Colorado would become the first state in the nation to closely monitor and regulate methane emissions associated with oil and gas drilling, under proposed rules hammered out with the cooperation of fossil fuel companies and environmental groups.

The proposed rules, announced Monday by Gov. John Hickenlooper (D), would reduce the amount of methane and natural gas leaking into the air. They would require oil and gas drilling companies to closely monitor tanks and pipelines for leaks, and report monthly on large sources of methane emissions. Rules aimed at reducing emissions of pollutants would expand to include areas near wells, meaning cleaner air for residents.

The state also hopes to include new limits on emissions from dehydrator units near residential areas.

If the rules go into effect, the Colorado Department of Public Health and Environment estimates they would reduce volatile organic compound emissions by about 92,000 tons a year, an amount greater than the emissions from vehicles in Colorado. The department said that reduction would lead to related decreases in asthma cases.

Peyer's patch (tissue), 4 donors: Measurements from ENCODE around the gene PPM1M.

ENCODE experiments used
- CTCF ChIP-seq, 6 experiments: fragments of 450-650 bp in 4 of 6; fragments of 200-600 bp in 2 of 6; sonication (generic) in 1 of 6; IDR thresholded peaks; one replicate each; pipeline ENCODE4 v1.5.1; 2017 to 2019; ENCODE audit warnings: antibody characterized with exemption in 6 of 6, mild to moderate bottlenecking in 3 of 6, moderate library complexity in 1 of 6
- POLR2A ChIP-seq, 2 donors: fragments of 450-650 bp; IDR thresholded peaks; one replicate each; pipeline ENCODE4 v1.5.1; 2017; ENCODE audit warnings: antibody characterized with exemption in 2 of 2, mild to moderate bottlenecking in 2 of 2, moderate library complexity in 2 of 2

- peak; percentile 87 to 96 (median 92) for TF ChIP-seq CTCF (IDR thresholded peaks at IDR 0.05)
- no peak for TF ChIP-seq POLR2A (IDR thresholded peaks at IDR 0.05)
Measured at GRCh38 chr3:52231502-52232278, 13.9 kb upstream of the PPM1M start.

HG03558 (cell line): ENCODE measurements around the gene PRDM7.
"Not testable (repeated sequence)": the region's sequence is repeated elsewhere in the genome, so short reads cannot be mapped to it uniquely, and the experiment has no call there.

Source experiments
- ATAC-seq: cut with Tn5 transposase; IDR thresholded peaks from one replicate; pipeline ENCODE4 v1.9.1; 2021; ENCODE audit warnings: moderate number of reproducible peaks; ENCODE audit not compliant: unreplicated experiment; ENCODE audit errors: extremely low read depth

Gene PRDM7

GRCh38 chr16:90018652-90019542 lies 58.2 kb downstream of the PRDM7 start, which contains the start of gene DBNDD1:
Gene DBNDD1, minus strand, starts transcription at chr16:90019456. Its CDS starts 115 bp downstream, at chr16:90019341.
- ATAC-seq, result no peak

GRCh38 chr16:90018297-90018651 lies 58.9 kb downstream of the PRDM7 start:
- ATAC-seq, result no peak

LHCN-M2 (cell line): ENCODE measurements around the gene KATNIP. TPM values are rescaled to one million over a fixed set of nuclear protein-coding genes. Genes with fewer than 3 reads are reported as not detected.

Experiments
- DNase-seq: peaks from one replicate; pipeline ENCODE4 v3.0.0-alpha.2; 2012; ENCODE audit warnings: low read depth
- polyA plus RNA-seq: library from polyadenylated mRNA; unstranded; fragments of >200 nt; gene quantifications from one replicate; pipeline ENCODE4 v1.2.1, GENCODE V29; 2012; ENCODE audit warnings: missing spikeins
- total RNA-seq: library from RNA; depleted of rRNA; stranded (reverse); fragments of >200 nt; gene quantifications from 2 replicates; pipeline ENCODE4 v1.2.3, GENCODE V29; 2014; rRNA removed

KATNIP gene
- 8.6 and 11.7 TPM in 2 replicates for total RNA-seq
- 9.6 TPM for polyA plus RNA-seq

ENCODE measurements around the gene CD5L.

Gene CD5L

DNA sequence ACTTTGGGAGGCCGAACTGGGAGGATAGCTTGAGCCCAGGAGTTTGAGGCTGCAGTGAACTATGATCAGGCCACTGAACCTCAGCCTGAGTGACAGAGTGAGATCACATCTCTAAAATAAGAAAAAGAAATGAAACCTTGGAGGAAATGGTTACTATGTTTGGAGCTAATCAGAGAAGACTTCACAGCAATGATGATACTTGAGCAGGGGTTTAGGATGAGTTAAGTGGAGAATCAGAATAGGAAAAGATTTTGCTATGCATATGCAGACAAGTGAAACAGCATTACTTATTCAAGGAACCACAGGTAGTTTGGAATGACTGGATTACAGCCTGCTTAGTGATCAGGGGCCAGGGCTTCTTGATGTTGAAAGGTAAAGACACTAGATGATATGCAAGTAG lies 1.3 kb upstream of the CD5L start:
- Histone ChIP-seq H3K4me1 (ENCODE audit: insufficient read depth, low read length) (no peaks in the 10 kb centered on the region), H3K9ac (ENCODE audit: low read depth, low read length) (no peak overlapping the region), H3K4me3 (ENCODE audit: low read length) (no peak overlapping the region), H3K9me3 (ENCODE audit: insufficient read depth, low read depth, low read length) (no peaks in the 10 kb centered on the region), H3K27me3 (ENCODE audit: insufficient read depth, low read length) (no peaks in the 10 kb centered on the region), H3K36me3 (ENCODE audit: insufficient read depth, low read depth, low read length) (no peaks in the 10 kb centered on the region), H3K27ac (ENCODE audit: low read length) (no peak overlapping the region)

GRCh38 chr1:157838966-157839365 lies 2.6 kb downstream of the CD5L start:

The CDPHE negotiated the new rules with the Environmental Defense Fund and three oil and gas companies, Noble Energy, Encana and Anadarko, that operate wells around the state. The companies said in a joint statement that they support the draft.

“As citizens of Colorado, we all want clean air, and we support this joint proposal initiated by Gov. Hickenlooper,” the companies said. “This collaboration is a good model for developing effective regulations and activities to monitor, control and reduce methane leaks and VOCs.”

A spokeswoman for the American Petroleum Institute said the group hadn’t taken a position on the proposed regulations.

The new rules have to pass muster with the Air Quality Control Commission, which meets on Thursday. A public hearing is likely in February.

Fred Krupp, president of the Environmental Defense Fund, called the rule-making process a “model for the nation. It shows that state officials, industry leaders and environmental groups can come together to develop win-win solutions that help square the need to protect local communities and the environment with the need for domestic energy production.”

Oil and gas industries have found a valuable home in Colorado. The state produced more than 40 million barrels of oil in 2012, according to the state Oil and Gas Conservation Commission, the first time since 1962 they topped the 40-million mark.